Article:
Cataract surgery is enjoying remarkable advancements in the field of ophthalmology. We delve into the perspectives of two leading experts in the industry, who shared the cuttingedge innovations they utilize in their practice, their most anticipated developments, and their visions for the future.
Ophthalmology has come a long way. And when it comes to the anterior segment and cataracts in particular, the progress has been nothing short of breakneck — especially considering that for much of human history, cataracts were known but poorly treated. Some scholars have hinted that cataract surgery might have first taken place during the Bronze Age, but none of the evidence is definitive.
In Egypt, copper needles or probes were found in 1900 in the tomb of King Khasekhemwy at Abydos. And in ancient Babylon, the code of Hammurabi specified the charges and penalties for making an incision that heals a man’s eye.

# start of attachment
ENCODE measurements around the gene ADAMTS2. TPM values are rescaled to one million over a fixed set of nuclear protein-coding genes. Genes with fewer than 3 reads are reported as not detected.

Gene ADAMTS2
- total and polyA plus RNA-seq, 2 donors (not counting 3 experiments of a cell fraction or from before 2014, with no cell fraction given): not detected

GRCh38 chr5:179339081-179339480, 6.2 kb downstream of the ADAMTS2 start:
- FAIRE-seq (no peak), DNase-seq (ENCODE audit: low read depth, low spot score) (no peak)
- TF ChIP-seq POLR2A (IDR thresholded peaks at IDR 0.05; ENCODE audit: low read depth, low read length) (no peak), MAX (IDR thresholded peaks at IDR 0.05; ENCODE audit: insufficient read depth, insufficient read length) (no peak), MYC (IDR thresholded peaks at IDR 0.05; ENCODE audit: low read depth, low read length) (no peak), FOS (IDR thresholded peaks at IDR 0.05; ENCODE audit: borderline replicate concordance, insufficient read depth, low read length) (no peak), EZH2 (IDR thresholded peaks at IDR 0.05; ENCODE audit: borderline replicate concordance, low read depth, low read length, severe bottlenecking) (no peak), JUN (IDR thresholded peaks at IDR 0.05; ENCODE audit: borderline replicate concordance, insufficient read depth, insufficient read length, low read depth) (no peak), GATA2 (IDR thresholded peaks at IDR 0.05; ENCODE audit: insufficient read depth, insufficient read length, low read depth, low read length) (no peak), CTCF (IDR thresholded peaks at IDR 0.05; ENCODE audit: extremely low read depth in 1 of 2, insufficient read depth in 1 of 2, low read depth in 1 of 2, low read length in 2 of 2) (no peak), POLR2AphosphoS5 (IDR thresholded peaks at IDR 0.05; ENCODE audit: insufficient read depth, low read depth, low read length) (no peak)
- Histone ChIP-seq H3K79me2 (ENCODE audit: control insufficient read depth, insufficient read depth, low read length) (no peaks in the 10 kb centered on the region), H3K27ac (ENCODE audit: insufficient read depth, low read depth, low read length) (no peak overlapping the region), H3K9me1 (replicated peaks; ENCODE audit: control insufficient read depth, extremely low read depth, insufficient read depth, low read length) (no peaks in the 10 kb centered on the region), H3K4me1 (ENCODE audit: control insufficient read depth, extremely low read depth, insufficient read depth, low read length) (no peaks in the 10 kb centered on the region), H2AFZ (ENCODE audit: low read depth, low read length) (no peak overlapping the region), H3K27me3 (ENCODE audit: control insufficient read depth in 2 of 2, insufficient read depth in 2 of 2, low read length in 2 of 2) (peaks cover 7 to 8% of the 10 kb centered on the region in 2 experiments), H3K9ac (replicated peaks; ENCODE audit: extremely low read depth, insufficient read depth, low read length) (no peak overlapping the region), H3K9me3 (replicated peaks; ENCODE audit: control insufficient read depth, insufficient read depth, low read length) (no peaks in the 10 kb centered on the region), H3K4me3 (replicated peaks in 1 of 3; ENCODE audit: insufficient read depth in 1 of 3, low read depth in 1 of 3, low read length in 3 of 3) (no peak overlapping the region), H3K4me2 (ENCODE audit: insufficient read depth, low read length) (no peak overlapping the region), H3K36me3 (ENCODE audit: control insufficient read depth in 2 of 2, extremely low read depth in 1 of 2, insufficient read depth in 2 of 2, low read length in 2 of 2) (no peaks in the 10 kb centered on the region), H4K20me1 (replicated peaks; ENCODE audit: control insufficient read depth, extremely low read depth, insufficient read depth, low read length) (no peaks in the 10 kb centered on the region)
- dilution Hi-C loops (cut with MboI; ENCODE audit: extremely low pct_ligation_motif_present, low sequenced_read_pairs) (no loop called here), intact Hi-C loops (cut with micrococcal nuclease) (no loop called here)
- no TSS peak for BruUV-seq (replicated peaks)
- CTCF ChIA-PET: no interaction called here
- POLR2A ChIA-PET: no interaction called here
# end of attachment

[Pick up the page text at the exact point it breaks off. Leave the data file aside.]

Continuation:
Indeed, the history of cataract surgery is long and august, but the developments we are experiencing right now are unparalleled compared to any previous era.
Thankfully, we don’t have to consult ancient hieroglyphic inscriptions to scry the latest in cataract surgery. At CAKE Magazine, we have our very own squad of oracles to help out.
Redefining phacoemulsification performance
Dr. William Trattler, a cataract, refractive and corneal surgeon enjoys any opportunity to take advantage of the latest technology medical sciencehas to offer. And he was happy to share his experience with us.
He was particularly keen to point out the considerable promise of a device made by Carl Zeiss Meditec (ZEISS), the German manufacturing giant headquartered in Jena. The QUATERA®700 is a phacoemulsification system that measures and simultaneously controls both infusion and aspiration volumes during cataract surgery. It includes automated ultrasound power on demand, can be easily integrated into the other devices in the ZEISS portfolio, and, as the company states, “provides maximum efficacy during surgical procedures.”